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    Best answer because of its simplicity, thanks! – Leo Dec 16 '16 at 18:31
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    The idea that there would even be a term for this kind of machine makes a lot more sense when I remember Turing and other early computer scientists would build a specific machine each time they wanted to solve a specific problem. We’re used to one machine that can be forever reprogrammed. Thank you for the context, Raja. – Jacob Ford Aug 13 '17 at 14:32
  • How JavaScript can be Turing Complete? It lacks file system , proper multithreading API . It has tons of limitations, mainly due to its browser security sandbox nature. It's hardly can be called ' a programming language ' .See how many variants of scripting abstraction exist (react, typescript ..you name it) ,all that to compensate what JS doesn't have. (asm.js should be mentioned here) . Java ,Python or C++ are true 'Turing Complete ' examples. But js? I don't think so. – Michael IV Dec 19 '17 at 22:30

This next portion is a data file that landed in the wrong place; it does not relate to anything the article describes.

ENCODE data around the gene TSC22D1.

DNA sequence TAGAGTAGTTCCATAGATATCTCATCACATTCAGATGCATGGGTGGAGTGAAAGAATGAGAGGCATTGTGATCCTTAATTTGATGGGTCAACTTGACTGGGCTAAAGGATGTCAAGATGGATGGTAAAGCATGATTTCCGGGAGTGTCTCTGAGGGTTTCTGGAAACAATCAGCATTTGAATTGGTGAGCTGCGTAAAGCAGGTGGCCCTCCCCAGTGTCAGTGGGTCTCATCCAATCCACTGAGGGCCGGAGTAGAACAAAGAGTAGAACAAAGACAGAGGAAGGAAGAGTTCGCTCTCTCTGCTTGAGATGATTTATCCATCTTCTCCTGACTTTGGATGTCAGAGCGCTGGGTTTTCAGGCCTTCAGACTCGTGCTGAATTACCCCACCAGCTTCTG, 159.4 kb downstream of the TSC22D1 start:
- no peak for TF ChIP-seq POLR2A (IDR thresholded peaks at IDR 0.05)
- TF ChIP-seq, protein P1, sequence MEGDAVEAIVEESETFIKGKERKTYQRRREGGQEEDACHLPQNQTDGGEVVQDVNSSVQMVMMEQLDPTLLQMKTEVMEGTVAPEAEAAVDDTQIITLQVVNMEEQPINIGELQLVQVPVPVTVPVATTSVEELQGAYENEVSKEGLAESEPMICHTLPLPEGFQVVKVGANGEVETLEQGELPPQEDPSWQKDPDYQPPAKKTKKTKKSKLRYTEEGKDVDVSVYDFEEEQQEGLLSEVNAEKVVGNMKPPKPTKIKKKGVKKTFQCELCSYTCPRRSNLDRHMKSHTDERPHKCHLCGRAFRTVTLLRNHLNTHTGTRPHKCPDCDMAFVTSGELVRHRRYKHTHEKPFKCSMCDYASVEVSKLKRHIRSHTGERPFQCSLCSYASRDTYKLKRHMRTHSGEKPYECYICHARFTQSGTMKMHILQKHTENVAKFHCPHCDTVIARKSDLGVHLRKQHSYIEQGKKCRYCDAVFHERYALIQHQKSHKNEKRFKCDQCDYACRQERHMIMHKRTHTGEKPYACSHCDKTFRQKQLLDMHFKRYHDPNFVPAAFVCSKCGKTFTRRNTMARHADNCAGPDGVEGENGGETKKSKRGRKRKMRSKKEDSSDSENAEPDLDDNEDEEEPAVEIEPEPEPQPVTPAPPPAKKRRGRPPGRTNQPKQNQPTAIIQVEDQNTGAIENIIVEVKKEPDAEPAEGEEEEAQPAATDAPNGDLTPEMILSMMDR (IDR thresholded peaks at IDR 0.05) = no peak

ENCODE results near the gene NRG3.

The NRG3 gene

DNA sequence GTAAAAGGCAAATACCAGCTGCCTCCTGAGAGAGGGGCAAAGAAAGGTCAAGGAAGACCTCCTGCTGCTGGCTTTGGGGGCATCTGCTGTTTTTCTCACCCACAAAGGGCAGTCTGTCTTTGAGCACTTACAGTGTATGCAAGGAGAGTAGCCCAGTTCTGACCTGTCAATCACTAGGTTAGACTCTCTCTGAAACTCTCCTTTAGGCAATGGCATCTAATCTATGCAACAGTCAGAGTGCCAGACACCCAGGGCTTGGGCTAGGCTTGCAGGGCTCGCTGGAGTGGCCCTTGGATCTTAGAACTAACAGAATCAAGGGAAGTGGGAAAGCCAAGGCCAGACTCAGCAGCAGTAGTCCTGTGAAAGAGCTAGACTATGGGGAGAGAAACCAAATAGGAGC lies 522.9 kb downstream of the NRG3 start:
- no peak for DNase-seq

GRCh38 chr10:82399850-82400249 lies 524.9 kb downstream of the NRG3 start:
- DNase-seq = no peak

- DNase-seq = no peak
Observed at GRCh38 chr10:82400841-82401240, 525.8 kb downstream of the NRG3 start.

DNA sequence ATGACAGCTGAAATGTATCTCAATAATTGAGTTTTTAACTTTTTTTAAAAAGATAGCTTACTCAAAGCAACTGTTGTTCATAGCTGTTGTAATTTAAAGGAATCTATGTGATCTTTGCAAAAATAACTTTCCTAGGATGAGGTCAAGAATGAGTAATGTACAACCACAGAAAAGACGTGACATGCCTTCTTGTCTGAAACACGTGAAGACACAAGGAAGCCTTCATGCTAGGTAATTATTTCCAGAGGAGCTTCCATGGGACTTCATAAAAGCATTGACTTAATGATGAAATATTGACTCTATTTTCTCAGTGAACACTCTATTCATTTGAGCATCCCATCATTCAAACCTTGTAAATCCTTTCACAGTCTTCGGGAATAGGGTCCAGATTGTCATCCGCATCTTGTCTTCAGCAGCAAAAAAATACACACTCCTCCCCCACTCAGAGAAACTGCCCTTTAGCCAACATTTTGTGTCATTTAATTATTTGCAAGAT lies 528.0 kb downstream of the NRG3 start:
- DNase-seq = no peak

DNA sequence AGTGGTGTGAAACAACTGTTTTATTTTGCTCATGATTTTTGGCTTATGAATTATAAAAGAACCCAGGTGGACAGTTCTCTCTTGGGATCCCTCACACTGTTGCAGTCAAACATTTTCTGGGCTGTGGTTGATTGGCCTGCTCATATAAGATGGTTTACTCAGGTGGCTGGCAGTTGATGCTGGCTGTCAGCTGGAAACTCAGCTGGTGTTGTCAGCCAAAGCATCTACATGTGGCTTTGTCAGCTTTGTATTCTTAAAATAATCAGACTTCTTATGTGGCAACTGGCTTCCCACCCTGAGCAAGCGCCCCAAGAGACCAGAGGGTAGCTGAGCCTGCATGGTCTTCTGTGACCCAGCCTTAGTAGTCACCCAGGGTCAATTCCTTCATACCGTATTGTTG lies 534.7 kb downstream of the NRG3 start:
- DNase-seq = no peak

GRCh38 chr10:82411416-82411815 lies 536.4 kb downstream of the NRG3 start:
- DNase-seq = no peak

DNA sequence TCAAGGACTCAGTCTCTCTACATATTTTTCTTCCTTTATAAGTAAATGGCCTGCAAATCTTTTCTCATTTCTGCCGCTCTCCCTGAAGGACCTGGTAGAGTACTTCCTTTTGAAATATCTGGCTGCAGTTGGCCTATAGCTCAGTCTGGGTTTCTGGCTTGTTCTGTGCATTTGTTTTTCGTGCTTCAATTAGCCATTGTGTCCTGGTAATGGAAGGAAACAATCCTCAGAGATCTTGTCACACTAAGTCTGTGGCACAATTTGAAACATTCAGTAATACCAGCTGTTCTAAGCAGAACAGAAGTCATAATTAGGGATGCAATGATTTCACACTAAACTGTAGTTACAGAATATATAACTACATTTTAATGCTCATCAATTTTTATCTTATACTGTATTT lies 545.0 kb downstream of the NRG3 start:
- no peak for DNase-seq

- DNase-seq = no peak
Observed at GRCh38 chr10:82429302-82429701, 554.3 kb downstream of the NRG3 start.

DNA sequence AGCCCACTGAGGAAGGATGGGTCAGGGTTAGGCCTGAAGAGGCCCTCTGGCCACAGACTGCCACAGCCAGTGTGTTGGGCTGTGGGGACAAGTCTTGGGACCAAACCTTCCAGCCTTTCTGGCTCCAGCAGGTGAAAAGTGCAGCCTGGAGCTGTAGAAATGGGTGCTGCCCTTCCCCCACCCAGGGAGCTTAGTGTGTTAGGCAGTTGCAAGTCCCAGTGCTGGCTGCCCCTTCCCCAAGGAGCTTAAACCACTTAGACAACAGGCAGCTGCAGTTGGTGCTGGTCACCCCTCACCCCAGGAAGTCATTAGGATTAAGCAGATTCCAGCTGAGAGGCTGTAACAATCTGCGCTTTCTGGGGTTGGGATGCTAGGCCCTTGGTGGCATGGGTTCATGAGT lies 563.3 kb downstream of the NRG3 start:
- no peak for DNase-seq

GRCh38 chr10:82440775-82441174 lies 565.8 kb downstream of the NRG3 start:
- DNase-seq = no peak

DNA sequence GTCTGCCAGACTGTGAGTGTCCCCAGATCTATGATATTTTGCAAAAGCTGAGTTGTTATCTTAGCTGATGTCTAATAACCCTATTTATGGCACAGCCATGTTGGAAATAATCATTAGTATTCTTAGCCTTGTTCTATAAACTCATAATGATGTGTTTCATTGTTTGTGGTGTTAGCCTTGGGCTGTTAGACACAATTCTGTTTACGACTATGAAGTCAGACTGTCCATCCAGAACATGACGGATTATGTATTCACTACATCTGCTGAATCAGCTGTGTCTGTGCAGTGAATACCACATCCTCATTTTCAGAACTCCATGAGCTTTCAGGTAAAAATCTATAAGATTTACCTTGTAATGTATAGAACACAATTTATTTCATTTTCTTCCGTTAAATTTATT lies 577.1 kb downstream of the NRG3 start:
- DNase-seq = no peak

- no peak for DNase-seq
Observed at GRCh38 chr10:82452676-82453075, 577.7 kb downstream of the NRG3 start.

• @MichaelIV The touring machine did not have a file system/threads either. JS is absolutely touring complete. – Bax Jan 21 at 5:34

From wikipedia:

Turing completeness, named after Alan Turing, is significant in that every plausible design for a computing device so far advanced can be emulated by a universal Turing machine — an observation that has become known as the Church-Turing thesis. Thus, a machine that can act as a universal Turing machine can, in principle, perform any calculation that any other programmable computer is capable of. However, this has nothing to do with the effort required to write a program for the machine, the time it may take for the machine to perform the calculation, or any abilities the machine may possess that are unrelated to computation.